Home, then, more than anything, must protect. But protect from what? For traditional homes, that need for protection may well have been predominated more than anything the nature of the local context: the weather. In Scotland, inclemency is a term not uncommonly used to describe the weather; and if one were required to construct a home to meet the inclement conditions, one would turn to what is suitably available. Stone, for example. (Though, of course, trees also abounded in Scotland millenia ago; but one doubtless could appreciate that stone might be a more suitable alternative in Scotland, as opposed to say: Japan.) It’s impossible to separate the character of home from its construction, for any building can only ever be a consequence of the material from which it is constructed, and that implication is always limited by the available technologies of the time and place – and in turn, the building will be a consequence of the physical characteristics of materials selected (ie: how the material is affected by the demand that it conquer the force of gravity). Stone, for example, is massive; one can doubtless appreciate its immediate capacity to keep inclemency at bay (or any marauding wolf for that matter). However, to create openings in stone walls, this comes with a constructional issue - but no matter, for in indigenous dwellings, at the time they were built there was no such thing as glass. There’s no issue if no opening is required; and more so, if the culture of the time does not support the demand, that need is further divorced. So, if one were to look at Scottish long houses, or brochs, one can understand the lifestyle of such a home was and immediate consequence of culture, time, technology and location – but undeniably, one can readily see that these homes sheltered, and unquestionably so. Conversely, one might look at the Farnsworth House designed by Mies van der Rohe (1930) and wonder: how could this ever shelter, appropriately? Many might wish, when comparing these two extremes, that their ideal home might be some hybrid of these two.
Under current circumstances, the need to shelter has become a global concern – and home has become the place all peoples have been asked to retreat to, for the purposes of the individual and collective safety (for protection basically). Yet the tone of this advice has been riddled with concern; and the term used has not helped: ‘lockdown’. It implies home as a place not so much of protection, but imprisonment (for some it may well be true – this essay makes no endorsement of social factors that might well undermine and indeed make such a ‘lockdown’ situation untenable, and home, unsafe.); and the idea of one being limited to the confines of ones home as being an infringement, a problem, a breeding place for difficulties and discouragement; hardly a blossoming scenario.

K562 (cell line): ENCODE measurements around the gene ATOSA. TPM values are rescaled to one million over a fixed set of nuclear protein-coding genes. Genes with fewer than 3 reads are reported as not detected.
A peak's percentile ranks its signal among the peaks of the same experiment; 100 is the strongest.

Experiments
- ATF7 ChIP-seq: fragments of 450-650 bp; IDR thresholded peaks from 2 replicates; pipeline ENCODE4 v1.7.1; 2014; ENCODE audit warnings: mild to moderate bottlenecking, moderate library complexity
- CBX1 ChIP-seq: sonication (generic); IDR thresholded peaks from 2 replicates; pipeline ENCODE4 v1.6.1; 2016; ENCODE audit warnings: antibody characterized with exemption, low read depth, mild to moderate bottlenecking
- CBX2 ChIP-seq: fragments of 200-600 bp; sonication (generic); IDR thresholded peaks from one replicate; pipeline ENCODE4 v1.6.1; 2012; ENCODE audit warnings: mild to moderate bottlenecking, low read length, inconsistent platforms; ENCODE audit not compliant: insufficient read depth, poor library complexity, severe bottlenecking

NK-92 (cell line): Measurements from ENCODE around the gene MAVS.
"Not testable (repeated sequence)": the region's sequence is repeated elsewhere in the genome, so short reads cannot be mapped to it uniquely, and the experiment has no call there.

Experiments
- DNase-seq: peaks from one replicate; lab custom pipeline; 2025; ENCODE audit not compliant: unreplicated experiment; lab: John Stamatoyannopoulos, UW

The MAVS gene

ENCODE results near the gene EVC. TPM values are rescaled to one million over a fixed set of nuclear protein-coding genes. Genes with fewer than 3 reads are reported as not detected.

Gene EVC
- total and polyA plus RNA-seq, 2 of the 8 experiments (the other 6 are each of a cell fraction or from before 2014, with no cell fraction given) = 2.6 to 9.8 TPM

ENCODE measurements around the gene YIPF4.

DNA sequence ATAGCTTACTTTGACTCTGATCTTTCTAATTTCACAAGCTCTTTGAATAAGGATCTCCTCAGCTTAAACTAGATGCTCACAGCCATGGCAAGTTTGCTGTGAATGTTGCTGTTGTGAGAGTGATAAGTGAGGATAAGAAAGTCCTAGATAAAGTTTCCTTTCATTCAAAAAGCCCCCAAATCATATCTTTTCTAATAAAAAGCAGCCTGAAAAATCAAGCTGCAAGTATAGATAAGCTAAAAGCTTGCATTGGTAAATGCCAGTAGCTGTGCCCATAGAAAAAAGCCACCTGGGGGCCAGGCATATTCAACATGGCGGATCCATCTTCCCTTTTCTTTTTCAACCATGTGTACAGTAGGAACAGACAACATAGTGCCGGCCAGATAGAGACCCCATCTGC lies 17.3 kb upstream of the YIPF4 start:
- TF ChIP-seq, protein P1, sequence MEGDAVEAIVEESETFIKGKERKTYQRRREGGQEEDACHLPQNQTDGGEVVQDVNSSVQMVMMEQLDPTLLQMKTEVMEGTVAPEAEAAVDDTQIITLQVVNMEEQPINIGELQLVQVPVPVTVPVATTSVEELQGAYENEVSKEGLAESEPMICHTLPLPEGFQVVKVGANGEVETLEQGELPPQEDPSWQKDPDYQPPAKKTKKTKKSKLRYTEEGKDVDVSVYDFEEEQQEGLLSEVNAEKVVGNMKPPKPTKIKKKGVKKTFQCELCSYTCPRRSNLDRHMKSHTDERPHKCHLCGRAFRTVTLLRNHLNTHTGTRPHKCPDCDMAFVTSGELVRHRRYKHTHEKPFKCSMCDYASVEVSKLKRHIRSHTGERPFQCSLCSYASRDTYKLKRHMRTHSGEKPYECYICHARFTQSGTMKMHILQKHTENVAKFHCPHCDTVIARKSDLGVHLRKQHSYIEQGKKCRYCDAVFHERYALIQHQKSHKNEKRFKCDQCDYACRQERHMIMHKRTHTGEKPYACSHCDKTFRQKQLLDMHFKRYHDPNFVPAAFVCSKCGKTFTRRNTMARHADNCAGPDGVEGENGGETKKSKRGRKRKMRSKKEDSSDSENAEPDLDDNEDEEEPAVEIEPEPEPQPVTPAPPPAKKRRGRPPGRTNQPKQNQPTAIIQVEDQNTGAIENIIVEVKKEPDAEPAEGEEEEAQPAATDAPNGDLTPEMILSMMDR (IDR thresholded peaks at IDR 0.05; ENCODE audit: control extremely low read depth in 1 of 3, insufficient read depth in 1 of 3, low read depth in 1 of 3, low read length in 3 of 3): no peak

Why so? Inevitably, it might be argued that we have taken our liberties for granted; we’ve been able to walk abroad at leisure, and now we cannot. But it might also be argued that we have taken our architecture, likewise, for granted. What would this situation have been like had we not developed our technologies to such a degree, that we have robust efficient walls, suitably high, thick, and strong enough, and roofs, duly covered, that between them they allow us our comfort, warmth, and above all else, security? Houses, made of brick effectively, rather than of sticks or straw? And within, we have floors, all level, walls, decorated, pictures, hung, furniture, embracing, services, for light, heat, water, and systems too, for communication and conversation. The outside is hardly unavailable, in so many ways. And even if we might not experience all that outside offers, we have windows, through which we might view the world, and light our lives, and open to draw in air and close, when that air turns cold (glazing, which has become so technically advanced that condensation no longer forms on the inside.) If we were living millenia ago, we would have retreated likely for months, into darkened hovels, rank, fetid, damp, and with no view to the outside world. Today, we have glass; we have options, that previously we did not.
Either way, whether contemporary or indigenous past, what is common: is that in these difficult times, home is being called upon to do that critical thing which underpins its existence in the first place: to protect us. Had home as an architectural typology never existed, it would most certainly have been created in double-time under current circumstances; thankfully we have however that wealth of past endeavours, which have provided so many, already, with so much: a place to call home.
“Oh, Nancy, I hadn’t seen this before, “, she breathed. “Look – ‘way off there, with those trees and houses and that lovely church spire, and that river shining just like silver. Why, Nancy, there doesn’t anybody need any pictures with that to look at. Oh, I’m so glad now she let me have this room!”
(From ‘’Pollyanna’ by Eleanor H. Porter, 1912)